Last summer the eyes of the world were firmly fixed on Great Britain as hosts of the London 2012 Olympics. Guaranteeing the smooth arrival and departure of an additional five million visitors to the UK was of paramount importance under such an intense spotlight.

The Olympics presented NATS with an unprecedented challenge and our people responded brilliantly.

Getting fit for the Olympics required us to implement a new airspace design, make changes to operational methods and deal with the increased capacity safely, at the same time as facilitating the biggest airborne security operation in the UK since World War II. The main demand was expected to be focused around London and the Olympic Park, but there were another 30 venues across the UK.

With 150 Heads of State flights, 14,000 athletes, 20,000 media personnel and 70,000 overseas ‘Games family’ due to descend, the smooth and efficient flow of air traffic was vital.

Getting started

Just like the athletes themselves, our preparations for London 2012 began well in advance. We attended our initial meetings back in 2009 in order to build a picture of the challenge ahead.

Temporary controlled airspace was introduced to improve the flow of traffic. This included the introduction of a number of new holds and routes to accommodate additional traffic to regional airfields. The UK Government also introduced security restrictions which saw the arrival of prohibited and restricted zones of airspace over large areas of London and the South East throughout the Olympics.  All these changes required training 400 of our controllers in new procedures.

All systems go

One of NATS’ biggest responsibilities was to create a dedicated Olympics Airspace Management Cell at our Swanwick Centre. This was manned by military personnel and was responsible for supporting the airspace restrictions around the Olympic stadiums. Military controllers provided air traffic services outside controlled airspace within the restricted zone, as well as providing 24-hour security surveillance.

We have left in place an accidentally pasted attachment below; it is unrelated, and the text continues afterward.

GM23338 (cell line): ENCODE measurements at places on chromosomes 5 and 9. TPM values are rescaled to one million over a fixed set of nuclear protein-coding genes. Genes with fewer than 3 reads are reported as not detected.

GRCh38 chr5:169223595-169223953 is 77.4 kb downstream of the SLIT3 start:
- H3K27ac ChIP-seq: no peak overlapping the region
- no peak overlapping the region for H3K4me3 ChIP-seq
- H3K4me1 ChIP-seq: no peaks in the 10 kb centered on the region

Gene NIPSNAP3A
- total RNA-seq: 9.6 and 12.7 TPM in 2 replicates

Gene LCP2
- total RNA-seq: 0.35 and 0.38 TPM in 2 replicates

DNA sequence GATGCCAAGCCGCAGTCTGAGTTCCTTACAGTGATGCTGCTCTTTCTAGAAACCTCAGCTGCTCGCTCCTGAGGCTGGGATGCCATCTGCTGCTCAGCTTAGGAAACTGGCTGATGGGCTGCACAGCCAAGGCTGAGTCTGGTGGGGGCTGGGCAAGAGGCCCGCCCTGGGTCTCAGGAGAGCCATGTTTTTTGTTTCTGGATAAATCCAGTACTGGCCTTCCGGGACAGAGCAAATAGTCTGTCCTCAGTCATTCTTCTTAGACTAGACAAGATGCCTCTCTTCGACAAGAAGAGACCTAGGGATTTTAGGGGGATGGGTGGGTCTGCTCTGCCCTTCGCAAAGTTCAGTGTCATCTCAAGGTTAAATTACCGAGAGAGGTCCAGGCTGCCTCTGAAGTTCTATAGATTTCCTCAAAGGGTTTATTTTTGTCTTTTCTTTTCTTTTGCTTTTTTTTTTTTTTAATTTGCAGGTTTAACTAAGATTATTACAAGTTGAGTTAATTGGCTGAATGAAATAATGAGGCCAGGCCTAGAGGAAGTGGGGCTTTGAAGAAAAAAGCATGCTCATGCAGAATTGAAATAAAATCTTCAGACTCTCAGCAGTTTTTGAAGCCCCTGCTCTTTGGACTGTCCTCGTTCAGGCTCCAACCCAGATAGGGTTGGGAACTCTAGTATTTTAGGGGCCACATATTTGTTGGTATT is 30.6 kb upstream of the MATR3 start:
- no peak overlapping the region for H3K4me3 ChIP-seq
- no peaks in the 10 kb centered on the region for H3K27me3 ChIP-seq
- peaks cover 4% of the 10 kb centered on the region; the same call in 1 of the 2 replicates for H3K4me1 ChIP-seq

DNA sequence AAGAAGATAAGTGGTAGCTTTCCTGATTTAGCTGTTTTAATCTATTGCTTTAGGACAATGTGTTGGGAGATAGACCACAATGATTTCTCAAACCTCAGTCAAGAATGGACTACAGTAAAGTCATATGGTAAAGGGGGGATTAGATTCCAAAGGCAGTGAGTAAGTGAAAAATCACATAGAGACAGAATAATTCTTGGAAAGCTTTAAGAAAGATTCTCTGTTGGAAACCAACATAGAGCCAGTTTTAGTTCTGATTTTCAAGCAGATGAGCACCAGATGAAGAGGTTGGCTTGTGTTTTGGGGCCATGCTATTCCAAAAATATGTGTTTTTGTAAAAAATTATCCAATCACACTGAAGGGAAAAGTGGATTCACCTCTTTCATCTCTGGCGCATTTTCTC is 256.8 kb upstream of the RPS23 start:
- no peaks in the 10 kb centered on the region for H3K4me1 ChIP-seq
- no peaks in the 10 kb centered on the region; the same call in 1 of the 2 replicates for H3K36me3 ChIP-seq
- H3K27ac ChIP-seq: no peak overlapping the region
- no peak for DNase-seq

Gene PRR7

A runway slot reservation system was established to ensure that all aircraft using controlled airspace obtained an airport slot. Use of the system was mandatory for all arrivals and departures into the 40 airfields which fell within the Olympics area.

Throughout the whole Olympics, our communications centre was activated – conducting three telephone conferences a day when traffic was at its peak. An airfield status map was also made available on our customer website, providing up-to-date information on airfield diversion status across the UK and Western Europe. One of the biggest concerns for the airlines was the potential disruption from adverse weather or military activity. Despite several heavy thunderstorms and a number of military aircraft launches during the Olympics, everything ran smoothly and with minimal delay.

A team effort

From start to finish, there is virtually no one at NATS that wasn’t involved in the Olympics preparations in some way or another. From our airspace and procedure designers to our engineers and projects, from our training team and network management to our operations and support staff – it was a real team effort. Our people worked tirelessly to get us ready for the challenge and the operation was prepared perfectly for the starter’s gun!

NATS’ efforts didn’t go unrecognised. We received numerous compliments from our customers on the way we handled the event, and the information we provided them. This is just one of the comments we received:

“Given the huge amount of preparatory work undertaken by NATS over the recent years for the Olympics, it is a credit to those involved how well it has all gone.”

In the spirit of the Games, the whole NATS operation came together to make sure that NATS played our part in what was an extraordinarily successful Olympics. As Team GB reflects on its success and considers the legacy of the Olympics, NATS will do the same.

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